Director Jean-Marc Vallee’s film, Demolition, stars Jake Gyllenhaal as Davis Mitchell, a man who tragically loses his wife in a sudden car accident. If you haven’t seen the film, Demolition is a must-watch to understand the subtleties of this post and, more so, the intricacies of Davis’ reaction. This is a film about a man’s difficulty feeling grief and what it takes for him to finally get there.
Clearly – Davis has a troubled response to the loss of his wife, Julia (Heather Lind). He feels nothing. He tells the doctor he’s numb and, in his daydream, his diagnosis is this: part of his heart is missing. Why he has such a serious problem with the feeling we aren’t given much information about – except for his dad’s warning about the gypsy moths. There’s no doubt that something has been eating away at Davis for a long time.
The problem can’t be just that he wasn’t a fast enough runner as a kid, leaving him with insecurities, never feeling good enough. There must be something earlier that made love and attachment a less than safe idea. Perhaps, he experienced his mother’s feelings as intrusive. She’s openly, yet anxiously, emotional, while his father is as detached as Davis. It wouldn’t be a far stretch to substitute, for the gypsy moths, a warning to watch out – or “feelings” might overtake him.
Running From His Feelings
It’s unlikely Davis had any help with his feelings as a child, and we see the psychological results. A psychic retreat of numbness; defensive walls that must be broken down before his dissociated feelings drive him completely crazy; and displaced hungers (AKA the peanut M & M’s he tries but fails to buy in a hospital vending machine right after he’s told that Julia is gone). Young Chris (Judah Lewis), himself with a troubled mother who uses marijuana to manage her own feelings, is angry, socially isolated, confused, and afraid to be himself. He’s a part of Davis and Davis must come face to face with him for any chance at grief.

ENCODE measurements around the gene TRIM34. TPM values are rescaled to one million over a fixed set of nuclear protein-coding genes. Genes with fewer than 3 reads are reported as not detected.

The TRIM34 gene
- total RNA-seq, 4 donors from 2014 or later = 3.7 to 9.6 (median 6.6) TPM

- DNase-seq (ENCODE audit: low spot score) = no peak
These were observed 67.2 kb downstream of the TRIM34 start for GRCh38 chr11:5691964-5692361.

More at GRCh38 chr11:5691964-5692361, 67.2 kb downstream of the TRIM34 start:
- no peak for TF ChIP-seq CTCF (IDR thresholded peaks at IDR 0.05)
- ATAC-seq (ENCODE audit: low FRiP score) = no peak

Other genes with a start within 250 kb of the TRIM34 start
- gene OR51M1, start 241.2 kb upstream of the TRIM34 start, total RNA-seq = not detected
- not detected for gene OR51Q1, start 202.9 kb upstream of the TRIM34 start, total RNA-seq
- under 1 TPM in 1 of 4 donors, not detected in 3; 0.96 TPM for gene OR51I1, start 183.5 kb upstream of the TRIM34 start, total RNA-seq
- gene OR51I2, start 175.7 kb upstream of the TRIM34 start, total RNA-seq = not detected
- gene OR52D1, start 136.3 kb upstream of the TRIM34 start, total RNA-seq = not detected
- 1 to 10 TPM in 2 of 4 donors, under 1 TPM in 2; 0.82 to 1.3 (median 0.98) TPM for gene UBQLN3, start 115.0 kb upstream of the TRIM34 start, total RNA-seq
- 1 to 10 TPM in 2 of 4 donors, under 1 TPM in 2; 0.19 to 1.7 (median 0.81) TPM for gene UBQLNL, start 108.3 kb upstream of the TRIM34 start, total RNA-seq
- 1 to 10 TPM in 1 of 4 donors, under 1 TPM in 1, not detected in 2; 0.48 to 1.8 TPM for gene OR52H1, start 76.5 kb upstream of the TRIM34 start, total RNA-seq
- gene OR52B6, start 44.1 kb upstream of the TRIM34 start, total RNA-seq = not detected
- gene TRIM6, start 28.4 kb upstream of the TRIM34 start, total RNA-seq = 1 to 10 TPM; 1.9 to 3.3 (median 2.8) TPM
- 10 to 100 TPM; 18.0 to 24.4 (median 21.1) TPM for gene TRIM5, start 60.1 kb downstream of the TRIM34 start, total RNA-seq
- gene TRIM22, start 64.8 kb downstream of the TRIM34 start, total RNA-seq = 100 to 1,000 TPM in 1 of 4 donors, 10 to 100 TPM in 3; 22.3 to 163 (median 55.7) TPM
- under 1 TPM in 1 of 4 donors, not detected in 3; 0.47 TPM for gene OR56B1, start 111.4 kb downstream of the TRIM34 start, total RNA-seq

On first glance, Davis’ mission of demolition and destruction might seem a mission of anti-grief. He is certainly fighting his sadness. But I actually think Davis’ real battle in the film is to break down the defensive walls he’s constructed so that he can feel. As he says to Phil (Chris Cooper), his father-in-law, at the end of the film: “There was love between us. I just didn’t take care of it.” He didn’t know how to let love in.
What we do know is that Davis is shut down, distracted, and emotionally detached. His mom “can’t get a hold of him.” Either could Julia. He’s absent; he lives in a sterile, monochromatic, boxed-in world. This sterile place is his house. It’s the marriage he unconsciously created. But it’s also a defensive organization barring access to his internal life – not so different than the quickly passing image we see on the TV as he lies alone in bed after Julia’s death; Neanderthal-looking monkeys, covered in snow, living in a frozen land.
We get a better idea of how Davis handles need and loss at the airport when his parents board their plane to go home after Julia’s funeral (where he also shows no feeling). He watches travelers coming and going and thinks to himself: “What is in those suitcases that people can’t do without for 4 days?” Davis, on the other hand, can do without anyone. He can do without his parents. He can do without Julia.
Still in the airport, he has a hallucinatory fantasy of taking a National Guardsman’s gun and pointing it at people while they run, terrified. Davis drives people away. When he gets anywhere near a feeling (of love or loss or need), he stops it in its tracks, quite like pulling the Emergency cord on the commuter train; grinding it to a halt. He’ll feel nothing and he’ll need no one.